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Impact of Systemic Inflammation on the Progression of Gestational Diabetes Mellitus

  • Tove LekvaEmail author
  • Errol R. Norwitz
  • Pål Aukrust
  • Thor Ueland
Diabetes and Pregnancy (CJ Homko, Section Editor)
Part of the following topical collections:
  1. Topical Collection on Diabetes and Pregnancy

Abstract

With increasing rates of obesity and new diagnostic criteria for gestational diabetes mellitus (GDM), the overall prevalence of GDM is increasing worldwide. Women with GDM have an increased risk of maternal and fetal complications during pregnancy as well as long-term risks including higher prevalence of type 2 diabetes mellitus and cardiovascular disease. In recent years, the role of immune activation and inflammation in the pathogenesis of GDM has gained increasing attention. This monograph explores the current state of the literature as regards the expression of markers of inflammation in the maternal circulation, placenta, and adipose tissue of women with GDM.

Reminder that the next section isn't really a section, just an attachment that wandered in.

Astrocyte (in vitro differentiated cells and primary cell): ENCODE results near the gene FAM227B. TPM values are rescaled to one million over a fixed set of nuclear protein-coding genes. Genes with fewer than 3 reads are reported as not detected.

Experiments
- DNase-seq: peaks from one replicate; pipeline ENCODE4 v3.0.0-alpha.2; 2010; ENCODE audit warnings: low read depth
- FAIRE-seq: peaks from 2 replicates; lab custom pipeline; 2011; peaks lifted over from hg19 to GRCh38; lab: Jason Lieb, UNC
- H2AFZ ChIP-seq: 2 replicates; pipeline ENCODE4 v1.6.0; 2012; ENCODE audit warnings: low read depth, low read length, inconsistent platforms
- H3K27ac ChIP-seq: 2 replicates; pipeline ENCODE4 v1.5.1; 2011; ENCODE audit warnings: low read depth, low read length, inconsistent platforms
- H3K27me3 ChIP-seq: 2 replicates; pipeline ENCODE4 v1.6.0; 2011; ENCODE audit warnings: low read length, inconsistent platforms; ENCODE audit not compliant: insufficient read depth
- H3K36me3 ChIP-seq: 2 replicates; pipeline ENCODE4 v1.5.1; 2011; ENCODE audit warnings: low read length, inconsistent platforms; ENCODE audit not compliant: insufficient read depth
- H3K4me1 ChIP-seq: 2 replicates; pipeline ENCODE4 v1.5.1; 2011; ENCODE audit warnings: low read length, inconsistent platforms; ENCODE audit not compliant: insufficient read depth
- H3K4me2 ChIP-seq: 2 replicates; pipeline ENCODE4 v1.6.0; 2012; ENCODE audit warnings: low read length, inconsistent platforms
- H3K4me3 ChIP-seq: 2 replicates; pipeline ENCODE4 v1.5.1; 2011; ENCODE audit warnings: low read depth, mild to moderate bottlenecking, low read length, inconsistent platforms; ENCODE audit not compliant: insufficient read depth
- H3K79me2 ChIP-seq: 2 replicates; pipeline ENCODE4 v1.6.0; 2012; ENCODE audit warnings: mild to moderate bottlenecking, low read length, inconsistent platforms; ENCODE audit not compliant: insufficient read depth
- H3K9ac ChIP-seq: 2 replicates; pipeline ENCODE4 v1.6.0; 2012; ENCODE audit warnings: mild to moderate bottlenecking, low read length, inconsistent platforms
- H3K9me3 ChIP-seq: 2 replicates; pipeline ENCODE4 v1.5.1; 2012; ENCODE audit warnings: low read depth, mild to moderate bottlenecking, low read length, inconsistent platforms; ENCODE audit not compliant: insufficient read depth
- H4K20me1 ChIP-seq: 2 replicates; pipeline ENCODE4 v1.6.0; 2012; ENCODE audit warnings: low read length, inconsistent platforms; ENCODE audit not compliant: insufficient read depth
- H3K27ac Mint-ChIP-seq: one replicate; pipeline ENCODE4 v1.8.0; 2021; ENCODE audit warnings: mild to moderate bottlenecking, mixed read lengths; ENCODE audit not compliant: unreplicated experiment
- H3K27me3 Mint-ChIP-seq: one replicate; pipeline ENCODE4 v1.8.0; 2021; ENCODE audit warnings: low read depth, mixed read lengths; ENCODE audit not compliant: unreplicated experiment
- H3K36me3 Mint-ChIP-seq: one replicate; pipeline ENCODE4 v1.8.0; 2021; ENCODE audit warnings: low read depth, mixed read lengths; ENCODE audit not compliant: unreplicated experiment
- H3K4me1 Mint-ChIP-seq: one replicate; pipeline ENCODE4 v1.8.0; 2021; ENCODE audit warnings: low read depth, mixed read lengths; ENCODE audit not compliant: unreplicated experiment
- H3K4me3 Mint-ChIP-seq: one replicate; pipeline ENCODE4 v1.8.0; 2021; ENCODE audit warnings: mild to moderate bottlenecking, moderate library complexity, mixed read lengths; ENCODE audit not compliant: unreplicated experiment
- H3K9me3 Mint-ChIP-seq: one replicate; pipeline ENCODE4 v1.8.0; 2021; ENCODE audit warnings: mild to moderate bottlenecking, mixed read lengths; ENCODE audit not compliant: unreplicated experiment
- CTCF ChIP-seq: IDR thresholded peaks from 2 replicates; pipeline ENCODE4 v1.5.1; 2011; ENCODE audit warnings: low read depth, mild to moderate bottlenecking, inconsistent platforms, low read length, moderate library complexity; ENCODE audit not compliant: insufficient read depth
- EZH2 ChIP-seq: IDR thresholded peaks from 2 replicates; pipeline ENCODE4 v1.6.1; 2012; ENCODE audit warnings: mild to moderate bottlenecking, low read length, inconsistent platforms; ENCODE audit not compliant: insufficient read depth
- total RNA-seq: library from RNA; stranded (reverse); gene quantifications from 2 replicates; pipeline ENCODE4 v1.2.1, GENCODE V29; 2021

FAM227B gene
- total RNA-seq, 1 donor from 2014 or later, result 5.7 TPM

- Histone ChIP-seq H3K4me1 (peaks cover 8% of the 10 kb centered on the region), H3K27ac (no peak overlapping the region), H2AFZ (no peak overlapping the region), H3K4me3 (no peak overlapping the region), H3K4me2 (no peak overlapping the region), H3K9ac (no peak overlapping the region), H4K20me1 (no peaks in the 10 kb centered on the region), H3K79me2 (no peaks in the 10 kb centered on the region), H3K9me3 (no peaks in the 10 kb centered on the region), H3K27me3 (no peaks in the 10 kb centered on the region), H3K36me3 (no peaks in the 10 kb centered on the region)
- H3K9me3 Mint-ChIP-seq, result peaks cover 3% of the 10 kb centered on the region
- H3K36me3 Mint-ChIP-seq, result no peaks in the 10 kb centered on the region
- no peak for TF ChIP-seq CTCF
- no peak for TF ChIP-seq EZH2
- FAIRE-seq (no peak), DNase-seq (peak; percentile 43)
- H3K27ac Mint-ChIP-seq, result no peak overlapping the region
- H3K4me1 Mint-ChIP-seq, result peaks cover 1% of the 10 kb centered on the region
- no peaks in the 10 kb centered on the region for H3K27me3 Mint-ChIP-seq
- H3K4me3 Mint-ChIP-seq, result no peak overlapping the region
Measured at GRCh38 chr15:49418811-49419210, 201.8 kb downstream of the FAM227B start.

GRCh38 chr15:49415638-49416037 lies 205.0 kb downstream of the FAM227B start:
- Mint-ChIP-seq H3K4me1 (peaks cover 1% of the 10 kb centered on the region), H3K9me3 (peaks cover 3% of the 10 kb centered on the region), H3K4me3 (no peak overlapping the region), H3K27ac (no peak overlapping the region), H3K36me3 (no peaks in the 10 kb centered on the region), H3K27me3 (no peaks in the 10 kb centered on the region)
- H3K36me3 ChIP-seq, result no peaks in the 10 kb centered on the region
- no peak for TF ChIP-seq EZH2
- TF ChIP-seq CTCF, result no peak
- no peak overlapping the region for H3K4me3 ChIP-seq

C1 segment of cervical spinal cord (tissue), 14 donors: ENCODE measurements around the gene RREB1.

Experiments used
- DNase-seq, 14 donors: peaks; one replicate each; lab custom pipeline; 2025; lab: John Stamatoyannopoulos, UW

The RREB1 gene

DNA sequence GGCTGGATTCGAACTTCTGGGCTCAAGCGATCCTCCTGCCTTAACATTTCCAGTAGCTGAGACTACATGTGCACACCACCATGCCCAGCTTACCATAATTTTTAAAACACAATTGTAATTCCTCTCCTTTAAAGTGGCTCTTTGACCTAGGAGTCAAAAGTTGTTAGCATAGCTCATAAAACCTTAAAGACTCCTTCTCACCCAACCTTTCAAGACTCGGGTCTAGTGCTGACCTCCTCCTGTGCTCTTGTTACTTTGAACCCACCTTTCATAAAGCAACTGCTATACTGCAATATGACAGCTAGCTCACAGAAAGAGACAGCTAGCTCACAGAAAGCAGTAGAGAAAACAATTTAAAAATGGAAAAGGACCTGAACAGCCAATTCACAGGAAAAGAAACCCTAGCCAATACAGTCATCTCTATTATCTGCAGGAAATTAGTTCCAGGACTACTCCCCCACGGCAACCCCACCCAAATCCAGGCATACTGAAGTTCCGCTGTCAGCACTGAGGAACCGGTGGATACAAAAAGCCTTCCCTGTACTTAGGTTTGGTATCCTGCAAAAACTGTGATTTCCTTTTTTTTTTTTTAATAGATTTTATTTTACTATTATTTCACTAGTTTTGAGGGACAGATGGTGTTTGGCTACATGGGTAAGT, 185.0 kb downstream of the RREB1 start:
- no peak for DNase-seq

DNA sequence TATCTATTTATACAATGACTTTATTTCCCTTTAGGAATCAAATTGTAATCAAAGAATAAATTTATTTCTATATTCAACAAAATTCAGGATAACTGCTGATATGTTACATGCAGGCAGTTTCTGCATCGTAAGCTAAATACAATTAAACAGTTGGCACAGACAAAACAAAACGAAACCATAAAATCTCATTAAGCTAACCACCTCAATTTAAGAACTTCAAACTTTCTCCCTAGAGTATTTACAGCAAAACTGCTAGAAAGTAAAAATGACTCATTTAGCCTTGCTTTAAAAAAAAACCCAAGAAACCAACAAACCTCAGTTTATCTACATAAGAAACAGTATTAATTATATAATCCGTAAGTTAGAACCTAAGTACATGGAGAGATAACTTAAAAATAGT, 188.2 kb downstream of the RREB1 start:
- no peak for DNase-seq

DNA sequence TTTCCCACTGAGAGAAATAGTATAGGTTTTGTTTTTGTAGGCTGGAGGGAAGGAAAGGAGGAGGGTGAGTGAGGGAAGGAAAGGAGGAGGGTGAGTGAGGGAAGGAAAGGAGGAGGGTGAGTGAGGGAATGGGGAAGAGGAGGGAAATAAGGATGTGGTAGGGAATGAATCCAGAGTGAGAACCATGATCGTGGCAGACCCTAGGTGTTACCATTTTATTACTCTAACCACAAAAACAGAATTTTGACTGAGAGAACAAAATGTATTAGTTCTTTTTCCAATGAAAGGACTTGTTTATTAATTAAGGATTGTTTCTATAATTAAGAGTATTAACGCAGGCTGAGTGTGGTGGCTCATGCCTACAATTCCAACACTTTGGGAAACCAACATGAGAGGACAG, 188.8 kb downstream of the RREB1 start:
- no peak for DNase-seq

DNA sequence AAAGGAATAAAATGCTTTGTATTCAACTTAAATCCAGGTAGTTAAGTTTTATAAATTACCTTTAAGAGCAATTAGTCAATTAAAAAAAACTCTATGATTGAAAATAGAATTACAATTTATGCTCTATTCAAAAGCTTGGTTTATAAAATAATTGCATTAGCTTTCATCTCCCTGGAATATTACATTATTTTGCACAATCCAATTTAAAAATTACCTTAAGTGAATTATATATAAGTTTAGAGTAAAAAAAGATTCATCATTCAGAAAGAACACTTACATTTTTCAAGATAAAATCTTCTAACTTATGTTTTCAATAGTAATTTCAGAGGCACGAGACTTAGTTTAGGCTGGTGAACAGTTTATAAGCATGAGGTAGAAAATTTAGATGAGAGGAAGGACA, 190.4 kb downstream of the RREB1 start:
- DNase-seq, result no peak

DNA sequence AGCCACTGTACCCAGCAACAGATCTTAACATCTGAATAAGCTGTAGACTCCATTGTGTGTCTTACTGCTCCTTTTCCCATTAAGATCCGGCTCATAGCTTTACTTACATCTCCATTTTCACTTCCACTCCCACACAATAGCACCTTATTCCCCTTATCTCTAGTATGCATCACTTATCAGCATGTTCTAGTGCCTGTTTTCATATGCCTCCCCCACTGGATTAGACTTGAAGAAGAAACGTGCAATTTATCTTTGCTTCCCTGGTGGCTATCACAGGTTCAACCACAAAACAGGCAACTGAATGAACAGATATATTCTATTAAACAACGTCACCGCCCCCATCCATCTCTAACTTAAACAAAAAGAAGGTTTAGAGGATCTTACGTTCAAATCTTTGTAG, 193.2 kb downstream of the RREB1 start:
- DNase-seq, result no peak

Keywords

GDM Systemic inflammation Adipose tissue Placenta 

Notes

Acknowledgments

The authors wish to acknowledge SERVIER Medical Art (www.servier.fr) for use of their medical art kits when making the illustration in the article.

Compliance with Ethical Standards

Conflict of Interest

Tove Lekva, Errol R. Norwitz, Pål Aukrust, and Thor Ueland declare that they have no conflict of interest.

Human and Animal Rights and Informed Consent

This article does not contain any studies with human or animal subjects performed by any of the authors.

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Copyright information

© Springer Science+Business Media New York 2016

Authors and Affiliations

  • Tove Lekva
    • 1
    • 2
    Email author
  • Errol R. Norwitz
    • 2
    • 3
  • Pål Aukrust
    • 1
    • 4
    • 5
  • Thor Ueland
    • 1
    • 4
  1. 1.Research Institute of Internal Medicine, Oslo University HospitalRikshospitaletOsloNorway
  2. 2.Mother Infant Research InstituteTufts Medical CenterBostonUSA
  3. 3.Department of Obstetrics & GynecologyTufts Medical Center and Tufts University School of MedicineBostonUSA
  4. 4.Faculty of MedicineUniversity of OsloOsloNorway
  5. 5.Section of Clinical Immunology and Infectious Diseases, Oslo University HospitalRikshospitaletOsloNorway

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